131 Learning to Smell the Roses with Kendra Gaeta

On this episode of the root simple podcast I talk to Kendra Gaeta about something you probably don’t think about too much–your sense of smell. As usual with the podcast, I have a bad habit of turning off the recorder too soon. After I recorded this interview with Kendra, who is a board member of the Institute for Art and Olfaction, Kendra pulled out a box of scents in tiny vials and proceeded to blow my mind.

Smelling all those vials was a reminder of the sheer range of smells we might encounter and, most likely, ignore in the course of a day. Paying attention to our sense of smell opens up a whole new reality. We think a lot about things we see, hear and taste but don’t give a lot of thought to the way we experience the world through our noses. Kendra will change what you know about your nose! During the conversation Kendra mentions:

If you’d like to leave a question for the Root Simple Podcast please call (213) 537-2591 or send an email to [email protected] You can subscribe to our podcast in the iTunes store and on Stitcher. Closing theme music by Dr. Frankenstein. A downloadable version of this podcast is here.

Pollinators and Power

Beekeeper and activist Terry Oxford has a great new podcast called Pollinators and Power. The premiere episode features Professor Dave Goulson of Sussex University. Goulson is the founder of the Bumblebee Conservation Trust and author of many books on native pollinators including A Sting in the Tale, A Buzz in the Meadow, Bee Quest and The Garden Jungle. You can read a transcript of the conversation and subscribe to the podcast using your favorite app.

Terry Oxford was a guest on episodes 107 and 109 of the Root Simple Podcast.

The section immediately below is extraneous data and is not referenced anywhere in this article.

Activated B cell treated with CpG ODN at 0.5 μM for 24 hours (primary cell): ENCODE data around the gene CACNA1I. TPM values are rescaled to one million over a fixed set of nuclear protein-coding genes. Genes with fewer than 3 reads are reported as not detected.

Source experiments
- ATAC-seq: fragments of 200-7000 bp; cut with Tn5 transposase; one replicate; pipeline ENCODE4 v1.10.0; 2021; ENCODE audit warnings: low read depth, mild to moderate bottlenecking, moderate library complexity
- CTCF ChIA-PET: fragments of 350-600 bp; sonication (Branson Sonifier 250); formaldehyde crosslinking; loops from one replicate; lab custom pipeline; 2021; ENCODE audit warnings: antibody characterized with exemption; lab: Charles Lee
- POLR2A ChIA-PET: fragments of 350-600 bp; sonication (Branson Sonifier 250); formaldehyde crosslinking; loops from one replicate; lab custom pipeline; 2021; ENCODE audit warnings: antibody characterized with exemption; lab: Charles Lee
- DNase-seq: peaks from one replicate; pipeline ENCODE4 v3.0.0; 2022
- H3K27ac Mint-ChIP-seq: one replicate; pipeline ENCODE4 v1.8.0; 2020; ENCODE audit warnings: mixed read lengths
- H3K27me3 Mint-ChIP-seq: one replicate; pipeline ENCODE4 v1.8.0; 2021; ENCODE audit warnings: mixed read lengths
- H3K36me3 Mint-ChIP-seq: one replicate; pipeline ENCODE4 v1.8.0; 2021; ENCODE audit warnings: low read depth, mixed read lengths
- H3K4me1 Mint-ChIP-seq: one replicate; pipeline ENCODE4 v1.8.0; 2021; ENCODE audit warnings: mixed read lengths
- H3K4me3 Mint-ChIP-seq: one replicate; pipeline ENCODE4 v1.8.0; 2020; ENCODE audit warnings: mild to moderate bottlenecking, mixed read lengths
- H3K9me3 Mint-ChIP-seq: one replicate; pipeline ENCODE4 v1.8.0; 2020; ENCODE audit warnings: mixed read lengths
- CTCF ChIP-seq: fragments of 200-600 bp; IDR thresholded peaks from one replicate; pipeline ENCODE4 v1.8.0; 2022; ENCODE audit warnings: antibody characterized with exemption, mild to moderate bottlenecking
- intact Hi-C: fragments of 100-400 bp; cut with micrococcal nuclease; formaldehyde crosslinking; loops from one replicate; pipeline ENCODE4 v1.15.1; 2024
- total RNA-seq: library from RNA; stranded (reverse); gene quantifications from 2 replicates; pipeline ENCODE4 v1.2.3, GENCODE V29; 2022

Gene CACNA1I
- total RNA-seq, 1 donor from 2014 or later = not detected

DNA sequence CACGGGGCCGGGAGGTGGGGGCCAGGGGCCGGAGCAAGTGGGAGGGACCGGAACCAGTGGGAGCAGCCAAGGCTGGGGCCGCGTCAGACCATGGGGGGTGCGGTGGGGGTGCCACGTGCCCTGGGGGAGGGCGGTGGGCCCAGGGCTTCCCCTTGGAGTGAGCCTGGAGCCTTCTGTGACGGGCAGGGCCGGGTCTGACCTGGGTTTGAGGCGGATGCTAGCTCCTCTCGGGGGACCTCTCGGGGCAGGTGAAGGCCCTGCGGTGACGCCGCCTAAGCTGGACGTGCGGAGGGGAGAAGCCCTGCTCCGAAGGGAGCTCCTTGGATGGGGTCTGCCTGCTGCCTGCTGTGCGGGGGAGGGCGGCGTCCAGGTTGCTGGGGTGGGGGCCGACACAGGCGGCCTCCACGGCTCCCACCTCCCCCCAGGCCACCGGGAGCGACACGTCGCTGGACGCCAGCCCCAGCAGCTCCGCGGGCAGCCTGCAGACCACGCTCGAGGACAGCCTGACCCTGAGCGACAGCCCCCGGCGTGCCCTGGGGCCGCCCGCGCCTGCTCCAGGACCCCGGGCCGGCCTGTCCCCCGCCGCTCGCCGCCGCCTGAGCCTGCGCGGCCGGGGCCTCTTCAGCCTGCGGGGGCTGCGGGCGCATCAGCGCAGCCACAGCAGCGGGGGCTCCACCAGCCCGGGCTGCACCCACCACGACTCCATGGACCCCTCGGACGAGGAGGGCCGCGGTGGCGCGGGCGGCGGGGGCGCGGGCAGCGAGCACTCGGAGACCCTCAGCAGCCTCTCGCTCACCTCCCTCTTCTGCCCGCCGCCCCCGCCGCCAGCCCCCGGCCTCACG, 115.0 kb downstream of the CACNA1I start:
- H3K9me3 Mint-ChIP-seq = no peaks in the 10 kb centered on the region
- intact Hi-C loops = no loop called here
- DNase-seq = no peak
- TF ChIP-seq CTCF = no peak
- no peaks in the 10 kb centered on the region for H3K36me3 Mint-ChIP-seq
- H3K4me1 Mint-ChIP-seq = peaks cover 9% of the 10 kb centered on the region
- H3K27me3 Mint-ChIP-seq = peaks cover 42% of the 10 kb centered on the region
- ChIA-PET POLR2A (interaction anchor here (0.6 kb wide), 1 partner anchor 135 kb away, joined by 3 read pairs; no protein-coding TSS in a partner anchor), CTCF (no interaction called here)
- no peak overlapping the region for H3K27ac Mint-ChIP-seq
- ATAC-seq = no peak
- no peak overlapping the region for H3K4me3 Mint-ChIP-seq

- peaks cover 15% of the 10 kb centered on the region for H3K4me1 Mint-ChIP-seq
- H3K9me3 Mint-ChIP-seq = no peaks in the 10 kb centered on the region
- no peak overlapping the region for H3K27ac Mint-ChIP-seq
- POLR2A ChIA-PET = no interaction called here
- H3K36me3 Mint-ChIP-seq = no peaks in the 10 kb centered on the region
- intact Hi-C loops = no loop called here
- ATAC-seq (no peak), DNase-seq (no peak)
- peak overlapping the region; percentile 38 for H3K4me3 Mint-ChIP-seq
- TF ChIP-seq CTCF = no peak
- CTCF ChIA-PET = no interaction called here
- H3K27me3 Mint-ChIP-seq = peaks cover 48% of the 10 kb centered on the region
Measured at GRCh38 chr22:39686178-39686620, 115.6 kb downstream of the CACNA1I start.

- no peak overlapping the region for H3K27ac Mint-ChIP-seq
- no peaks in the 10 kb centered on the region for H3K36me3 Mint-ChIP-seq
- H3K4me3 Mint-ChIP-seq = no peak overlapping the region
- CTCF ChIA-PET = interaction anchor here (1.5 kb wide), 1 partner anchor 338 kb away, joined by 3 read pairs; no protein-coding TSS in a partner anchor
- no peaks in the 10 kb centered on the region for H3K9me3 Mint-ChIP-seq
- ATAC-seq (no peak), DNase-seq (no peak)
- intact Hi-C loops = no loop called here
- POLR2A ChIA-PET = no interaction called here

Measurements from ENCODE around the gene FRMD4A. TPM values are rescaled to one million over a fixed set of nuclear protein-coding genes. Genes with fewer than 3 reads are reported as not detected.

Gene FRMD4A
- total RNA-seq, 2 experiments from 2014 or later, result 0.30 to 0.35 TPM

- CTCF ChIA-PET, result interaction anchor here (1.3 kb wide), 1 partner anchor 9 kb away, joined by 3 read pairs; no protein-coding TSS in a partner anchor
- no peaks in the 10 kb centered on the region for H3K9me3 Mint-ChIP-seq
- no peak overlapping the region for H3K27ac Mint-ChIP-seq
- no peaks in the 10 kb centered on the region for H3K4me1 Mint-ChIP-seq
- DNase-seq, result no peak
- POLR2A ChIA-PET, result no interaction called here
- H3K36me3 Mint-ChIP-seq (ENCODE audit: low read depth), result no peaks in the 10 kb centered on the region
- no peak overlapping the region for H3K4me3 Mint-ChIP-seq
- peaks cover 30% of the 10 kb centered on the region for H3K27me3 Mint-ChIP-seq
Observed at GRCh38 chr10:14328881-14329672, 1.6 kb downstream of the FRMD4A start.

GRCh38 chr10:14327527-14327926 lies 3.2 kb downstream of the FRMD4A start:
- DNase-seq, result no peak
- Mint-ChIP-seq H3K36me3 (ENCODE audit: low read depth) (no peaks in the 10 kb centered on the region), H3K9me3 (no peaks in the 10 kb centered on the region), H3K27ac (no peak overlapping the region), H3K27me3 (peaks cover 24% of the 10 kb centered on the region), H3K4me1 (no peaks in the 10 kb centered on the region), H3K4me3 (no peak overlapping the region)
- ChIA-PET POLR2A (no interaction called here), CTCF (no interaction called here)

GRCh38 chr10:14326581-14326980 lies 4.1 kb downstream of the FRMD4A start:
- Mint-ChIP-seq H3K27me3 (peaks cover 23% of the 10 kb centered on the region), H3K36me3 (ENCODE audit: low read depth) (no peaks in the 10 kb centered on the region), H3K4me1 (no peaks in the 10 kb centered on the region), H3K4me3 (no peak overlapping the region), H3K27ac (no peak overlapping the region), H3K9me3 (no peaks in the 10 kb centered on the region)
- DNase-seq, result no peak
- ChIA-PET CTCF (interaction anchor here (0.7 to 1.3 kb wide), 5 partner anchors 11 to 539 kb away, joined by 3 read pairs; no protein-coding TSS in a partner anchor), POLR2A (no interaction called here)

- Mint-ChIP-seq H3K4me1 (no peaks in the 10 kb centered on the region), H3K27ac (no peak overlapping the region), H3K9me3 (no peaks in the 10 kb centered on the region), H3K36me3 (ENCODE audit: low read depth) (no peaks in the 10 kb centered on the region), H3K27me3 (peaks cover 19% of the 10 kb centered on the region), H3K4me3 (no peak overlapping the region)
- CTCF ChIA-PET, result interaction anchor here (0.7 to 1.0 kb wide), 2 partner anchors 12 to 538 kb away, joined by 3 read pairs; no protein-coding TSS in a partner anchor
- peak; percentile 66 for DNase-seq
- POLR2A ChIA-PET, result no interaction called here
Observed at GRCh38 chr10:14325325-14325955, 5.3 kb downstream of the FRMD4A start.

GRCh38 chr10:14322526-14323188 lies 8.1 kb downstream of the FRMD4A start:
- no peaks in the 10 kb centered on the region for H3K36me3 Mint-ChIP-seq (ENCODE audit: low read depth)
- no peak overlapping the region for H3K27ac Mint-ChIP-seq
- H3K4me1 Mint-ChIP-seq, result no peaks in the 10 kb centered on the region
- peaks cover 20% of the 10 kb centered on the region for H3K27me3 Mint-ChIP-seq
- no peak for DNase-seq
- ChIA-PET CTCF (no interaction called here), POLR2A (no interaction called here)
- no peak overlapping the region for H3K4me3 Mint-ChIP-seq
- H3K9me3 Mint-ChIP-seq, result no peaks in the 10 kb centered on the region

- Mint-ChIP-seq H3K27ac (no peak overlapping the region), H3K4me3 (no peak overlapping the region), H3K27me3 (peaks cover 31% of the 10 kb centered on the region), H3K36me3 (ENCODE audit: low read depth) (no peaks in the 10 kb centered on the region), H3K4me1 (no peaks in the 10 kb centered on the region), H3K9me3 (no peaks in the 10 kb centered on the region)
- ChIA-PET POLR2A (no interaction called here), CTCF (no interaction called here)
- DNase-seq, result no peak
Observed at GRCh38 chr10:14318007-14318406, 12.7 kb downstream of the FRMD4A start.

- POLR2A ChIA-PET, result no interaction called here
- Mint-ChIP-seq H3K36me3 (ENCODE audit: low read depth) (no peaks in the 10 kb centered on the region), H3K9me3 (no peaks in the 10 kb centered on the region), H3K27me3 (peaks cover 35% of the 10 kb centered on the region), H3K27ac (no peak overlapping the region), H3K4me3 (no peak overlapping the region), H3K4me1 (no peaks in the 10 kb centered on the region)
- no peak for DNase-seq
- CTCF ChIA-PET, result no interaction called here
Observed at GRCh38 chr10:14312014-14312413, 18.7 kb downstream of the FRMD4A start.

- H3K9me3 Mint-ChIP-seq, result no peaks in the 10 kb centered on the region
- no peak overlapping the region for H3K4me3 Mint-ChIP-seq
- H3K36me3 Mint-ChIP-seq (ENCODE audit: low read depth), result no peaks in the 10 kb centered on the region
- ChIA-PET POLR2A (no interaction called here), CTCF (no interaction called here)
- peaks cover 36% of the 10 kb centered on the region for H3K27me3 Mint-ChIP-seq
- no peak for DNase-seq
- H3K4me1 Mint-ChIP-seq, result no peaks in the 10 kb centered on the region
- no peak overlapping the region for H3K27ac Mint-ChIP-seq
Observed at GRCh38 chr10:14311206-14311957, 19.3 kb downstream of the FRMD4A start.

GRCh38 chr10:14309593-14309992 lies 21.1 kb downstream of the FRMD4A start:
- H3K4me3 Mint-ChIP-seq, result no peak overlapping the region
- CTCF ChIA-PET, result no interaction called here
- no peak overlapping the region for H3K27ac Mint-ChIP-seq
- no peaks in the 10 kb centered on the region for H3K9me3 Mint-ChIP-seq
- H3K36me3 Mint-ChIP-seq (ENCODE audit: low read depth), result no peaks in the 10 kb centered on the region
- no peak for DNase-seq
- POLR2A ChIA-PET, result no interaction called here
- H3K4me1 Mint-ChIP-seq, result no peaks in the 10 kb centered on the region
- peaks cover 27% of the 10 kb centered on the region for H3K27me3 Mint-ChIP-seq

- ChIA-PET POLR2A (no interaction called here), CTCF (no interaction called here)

130 Farm Unfixed with Jessica Rath

In her work artist Jessica Rath examines, as she puts it, “how human containment of the land effects non-human species from the propagation of agricultural plants to the sensoria of bees.” She is on the faculty of the Art Center College of Design and her previous projects include works about apple breeding, co-evolutionary communication between flowering plants and their pollinators and a long term project called Farm Unfixed that we spend most of this conversation discussing. During the podcast Jessica mentions,

You can look at Jessica’s work on her website at jessicarath.com. Sign up for her newsletter to find out about upcoming projects.

If you’d like to leave a question for the Root Simple Podcast please call (213) 537-2591 or send an email to [email protected] You can subscribe to our podcast in the iTunes store and on Stitcher. Closing theme music by Dr. Frankenstein. A downloadable version of this podcast is here.

129 The Garden Is the Teacher: a Conversation With EagleSong

Our guest on this episode of the podcast is EagleSong Gardener. From her bio: EagleSong is human being, green witch, herbalist and crofter dedicated to deep transformation on an individual and planetary scale. She tends the Spiral Garden at the Pacific Wise Woman Center in Monroe, WA and inspires the Pacific Women’s Herbal Conference on Vashon Island, each fall. During the podcast we discuss:

You can find EagleSong’s website and blog at www.eaglesong-gardener.com.

If you’d like to leave a question for the Root Simple Podcast please call (213) 537-2591 or send an email to [email protected] You can subscribe to our podcast in the iTunes store and on Stitcher. Closing theme music by Dr. Frankenstein. A downloadable version of this podcast is here.

Root Simple Podcast on Spotify

You can now listen to the Root Simple Podcast on Spotify. Meaning, I guess, that you can hear us babble in between your carefully curated yacht rock and Jacques Derrida inspired hantological playlists.

A new episode of the Root Simple Podcast featuring herbalist EagleSong Gardener will be “dropping,” as the kids say, next week.

Thank you to John Zapf (a guest on episode 54) for suggesting listing the podcast on Spotify. No doubt, I will receive a call from John accusing me of cooking up this blog post as an excuse to note the existence of Jacques Derrida hauntological playlists. Guilty.